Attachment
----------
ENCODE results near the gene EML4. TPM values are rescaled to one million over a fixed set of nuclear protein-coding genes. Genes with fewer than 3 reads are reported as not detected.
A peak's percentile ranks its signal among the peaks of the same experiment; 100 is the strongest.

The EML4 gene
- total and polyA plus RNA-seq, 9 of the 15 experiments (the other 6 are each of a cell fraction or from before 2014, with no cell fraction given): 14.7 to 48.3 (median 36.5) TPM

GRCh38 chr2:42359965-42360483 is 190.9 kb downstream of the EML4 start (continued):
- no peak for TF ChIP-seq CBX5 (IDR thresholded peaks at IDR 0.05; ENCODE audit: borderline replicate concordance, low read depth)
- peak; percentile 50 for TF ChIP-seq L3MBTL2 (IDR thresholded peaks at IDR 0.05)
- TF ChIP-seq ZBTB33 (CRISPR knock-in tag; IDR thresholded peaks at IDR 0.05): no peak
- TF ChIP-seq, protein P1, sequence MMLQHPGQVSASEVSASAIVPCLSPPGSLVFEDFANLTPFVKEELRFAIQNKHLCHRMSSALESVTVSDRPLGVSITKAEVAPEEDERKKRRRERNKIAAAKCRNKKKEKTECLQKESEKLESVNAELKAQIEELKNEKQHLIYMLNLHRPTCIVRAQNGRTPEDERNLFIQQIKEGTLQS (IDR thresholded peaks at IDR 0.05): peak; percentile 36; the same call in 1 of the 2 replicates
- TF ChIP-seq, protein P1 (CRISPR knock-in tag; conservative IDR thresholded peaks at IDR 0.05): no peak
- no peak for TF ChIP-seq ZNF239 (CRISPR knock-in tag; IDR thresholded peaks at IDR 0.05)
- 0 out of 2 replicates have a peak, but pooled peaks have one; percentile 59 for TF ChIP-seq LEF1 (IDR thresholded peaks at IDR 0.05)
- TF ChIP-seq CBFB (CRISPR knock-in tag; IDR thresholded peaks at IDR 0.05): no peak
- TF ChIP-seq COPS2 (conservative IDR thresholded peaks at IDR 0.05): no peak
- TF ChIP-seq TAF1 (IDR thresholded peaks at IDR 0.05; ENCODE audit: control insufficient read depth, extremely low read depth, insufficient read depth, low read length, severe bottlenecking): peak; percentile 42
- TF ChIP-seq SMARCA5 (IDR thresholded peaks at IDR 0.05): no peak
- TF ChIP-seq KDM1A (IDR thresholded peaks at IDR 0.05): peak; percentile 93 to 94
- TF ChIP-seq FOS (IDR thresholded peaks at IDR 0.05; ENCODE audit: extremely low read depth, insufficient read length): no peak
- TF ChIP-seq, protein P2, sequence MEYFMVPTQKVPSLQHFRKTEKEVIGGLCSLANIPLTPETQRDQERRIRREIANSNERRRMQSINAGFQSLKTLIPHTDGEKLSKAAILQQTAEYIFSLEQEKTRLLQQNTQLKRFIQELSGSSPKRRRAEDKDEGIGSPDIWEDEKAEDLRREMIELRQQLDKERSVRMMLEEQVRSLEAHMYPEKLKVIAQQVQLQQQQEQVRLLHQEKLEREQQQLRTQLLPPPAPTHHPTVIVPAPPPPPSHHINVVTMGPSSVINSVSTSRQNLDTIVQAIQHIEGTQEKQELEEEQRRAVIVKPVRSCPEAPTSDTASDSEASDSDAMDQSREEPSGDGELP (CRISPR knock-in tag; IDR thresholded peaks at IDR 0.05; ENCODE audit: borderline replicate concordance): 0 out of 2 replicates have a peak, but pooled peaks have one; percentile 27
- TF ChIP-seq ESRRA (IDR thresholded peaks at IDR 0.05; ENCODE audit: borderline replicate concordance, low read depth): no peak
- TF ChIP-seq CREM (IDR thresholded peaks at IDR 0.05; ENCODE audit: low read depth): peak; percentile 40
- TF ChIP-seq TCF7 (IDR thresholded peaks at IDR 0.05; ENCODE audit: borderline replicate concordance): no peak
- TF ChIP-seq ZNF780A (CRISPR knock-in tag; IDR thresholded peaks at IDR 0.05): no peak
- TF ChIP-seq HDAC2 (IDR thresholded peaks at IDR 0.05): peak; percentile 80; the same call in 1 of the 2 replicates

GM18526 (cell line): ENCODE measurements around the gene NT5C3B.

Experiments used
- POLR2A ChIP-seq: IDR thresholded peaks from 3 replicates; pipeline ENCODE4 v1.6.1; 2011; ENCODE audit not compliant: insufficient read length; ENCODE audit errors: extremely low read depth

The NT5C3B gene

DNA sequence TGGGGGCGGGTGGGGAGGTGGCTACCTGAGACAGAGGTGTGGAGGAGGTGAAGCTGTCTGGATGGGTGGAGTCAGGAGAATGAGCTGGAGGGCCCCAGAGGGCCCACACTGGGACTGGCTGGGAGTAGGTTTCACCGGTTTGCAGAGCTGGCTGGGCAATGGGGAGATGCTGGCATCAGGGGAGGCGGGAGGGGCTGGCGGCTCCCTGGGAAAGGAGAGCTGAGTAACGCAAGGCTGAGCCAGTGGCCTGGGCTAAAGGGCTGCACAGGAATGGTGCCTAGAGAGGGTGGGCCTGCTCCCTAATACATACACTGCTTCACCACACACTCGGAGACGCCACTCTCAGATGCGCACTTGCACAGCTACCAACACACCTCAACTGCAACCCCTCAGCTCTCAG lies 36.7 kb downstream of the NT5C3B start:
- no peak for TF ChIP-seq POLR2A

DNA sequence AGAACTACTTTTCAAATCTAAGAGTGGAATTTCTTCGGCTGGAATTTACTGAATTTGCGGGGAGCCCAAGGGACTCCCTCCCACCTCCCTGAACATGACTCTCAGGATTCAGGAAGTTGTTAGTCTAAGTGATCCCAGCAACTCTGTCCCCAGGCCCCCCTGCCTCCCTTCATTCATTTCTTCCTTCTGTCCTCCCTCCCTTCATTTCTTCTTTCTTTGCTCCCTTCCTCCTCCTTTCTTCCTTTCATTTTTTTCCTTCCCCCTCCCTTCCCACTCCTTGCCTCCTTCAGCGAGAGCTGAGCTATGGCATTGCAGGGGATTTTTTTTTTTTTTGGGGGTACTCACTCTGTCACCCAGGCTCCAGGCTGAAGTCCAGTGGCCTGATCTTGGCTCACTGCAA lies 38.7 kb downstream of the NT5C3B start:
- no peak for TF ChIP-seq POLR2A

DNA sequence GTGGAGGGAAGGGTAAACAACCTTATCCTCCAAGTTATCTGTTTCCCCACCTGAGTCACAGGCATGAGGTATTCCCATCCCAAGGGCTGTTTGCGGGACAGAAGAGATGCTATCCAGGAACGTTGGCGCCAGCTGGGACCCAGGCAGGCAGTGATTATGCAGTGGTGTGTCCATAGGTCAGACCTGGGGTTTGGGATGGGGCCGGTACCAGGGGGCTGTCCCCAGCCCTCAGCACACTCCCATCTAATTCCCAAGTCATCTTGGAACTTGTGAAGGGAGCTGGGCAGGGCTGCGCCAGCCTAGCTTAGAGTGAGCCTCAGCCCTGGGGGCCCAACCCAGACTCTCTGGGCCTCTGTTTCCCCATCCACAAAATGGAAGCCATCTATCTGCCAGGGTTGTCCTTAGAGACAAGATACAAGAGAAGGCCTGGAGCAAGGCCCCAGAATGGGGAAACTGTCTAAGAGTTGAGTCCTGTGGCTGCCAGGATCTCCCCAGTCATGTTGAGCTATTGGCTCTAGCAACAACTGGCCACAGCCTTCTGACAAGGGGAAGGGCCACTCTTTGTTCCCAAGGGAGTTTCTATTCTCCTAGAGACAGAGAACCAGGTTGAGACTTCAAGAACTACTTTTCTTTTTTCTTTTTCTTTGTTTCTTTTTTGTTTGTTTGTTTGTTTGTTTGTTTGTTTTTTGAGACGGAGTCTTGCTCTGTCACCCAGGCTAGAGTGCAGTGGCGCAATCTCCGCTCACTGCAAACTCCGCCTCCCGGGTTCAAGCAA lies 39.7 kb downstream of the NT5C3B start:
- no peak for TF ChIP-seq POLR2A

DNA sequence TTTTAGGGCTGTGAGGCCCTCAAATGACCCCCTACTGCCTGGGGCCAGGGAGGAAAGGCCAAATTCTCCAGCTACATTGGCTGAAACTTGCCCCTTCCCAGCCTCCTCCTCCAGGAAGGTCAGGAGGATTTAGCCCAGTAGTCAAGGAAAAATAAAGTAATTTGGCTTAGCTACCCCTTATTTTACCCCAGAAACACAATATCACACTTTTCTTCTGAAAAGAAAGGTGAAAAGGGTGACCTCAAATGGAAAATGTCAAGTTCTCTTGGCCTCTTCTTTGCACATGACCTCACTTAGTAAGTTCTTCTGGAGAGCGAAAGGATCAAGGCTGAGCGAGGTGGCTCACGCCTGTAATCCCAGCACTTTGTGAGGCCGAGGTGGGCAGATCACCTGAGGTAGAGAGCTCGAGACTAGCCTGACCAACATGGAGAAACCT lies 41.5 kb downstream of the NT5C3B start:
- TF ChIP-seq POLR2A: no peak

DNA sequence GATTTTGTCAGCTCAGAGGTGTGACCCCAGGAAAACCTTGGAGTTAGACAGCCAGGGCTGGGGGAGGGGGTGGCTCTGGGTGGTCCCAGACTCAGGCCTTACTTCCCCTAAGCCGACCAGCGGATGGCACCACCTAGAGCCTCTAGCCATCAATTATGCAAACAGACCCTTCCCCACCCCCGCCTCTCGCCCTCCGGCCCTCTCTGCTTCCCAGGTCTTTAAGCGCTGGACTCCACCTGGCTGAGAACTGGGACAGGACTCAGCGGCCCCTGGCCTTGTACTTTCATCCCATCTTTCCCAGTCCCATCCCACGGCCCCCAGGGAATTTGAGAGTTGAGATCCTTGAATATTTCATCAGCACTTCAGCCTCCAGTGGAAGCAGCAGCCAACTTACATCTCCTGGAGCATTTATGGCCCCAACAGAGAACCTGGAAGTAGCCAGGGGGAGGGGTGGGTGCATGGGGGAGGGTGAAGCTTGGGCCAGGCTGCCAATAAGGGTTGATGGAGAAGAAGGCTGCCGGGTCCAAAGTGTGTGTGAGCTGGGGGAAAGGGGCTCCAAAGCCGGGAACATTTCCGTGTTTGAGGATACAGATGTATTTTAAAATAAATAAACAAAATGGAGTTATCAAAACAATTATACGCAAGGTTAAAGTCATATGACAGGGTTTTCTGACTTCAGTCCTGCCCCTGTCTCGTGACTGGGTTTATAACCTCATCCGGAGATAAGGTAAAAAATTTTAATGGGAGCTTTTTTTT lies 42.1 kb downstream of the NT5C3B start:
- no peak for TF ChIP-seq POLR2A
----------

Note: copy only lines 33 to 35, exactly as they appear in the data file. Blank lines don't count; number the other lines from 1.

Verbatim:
DNA sequence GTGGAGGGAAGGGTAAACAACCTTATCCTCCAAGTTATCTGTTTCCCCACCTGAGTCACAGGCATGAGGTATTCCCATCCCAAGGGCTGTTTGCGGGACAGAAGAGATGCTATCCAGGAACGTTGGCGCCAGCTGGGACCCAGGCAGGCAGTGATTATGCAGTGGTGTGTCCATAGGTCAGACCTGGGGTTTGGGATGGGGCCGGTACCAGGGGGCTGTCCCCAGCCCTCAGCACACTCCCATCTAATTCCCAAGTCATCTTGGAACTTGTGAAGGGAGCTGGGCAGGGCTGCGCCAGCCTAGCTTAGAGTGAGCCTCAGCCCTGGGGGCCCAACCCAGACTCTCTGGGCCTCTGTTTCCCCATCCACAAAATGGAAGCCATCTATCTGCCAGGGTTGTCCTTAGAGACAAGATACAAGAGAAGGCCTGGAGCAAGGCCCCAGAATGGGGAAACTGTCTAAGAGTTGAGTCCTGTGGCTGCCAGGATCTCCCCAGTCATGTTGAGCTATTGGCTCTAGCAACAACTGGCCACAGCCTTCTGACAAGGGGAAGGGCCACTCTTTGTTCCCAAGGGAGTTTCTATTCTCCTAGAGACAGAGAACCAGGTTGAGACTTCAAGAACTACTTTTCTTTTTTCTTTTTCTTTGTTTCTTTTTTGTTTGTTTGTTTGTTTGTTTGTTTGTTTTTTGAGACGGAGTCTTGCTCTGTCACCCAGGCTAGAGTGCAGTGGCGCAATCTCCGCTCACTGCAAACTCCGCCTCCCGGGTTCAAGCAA lies 39.7 kb downstream of the NT5C3B start:
- no peak for TF ChIP-seq POLR2A

DNA sequence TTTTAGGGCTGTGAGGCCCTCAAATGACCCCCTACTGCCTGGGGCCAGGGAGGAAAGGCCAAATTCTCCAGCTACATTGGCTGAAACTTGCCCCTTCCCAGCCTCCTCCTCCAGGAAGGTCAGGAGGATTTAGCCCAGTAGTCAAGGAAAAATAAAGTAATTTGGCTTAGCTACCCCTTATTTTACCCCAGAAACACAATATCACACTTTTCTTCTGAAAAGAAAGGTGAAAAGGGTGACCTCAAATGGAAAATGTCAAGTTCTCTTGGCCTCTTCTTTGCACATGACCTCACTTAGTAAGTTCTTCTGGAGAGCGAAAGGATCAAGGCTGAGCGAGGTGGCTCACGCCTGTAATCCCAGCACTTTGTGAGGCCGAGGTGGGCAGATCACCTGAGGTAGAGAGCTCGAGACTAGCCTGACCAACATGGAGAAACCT lies 41.5 kb downstream of the NT5C3B start: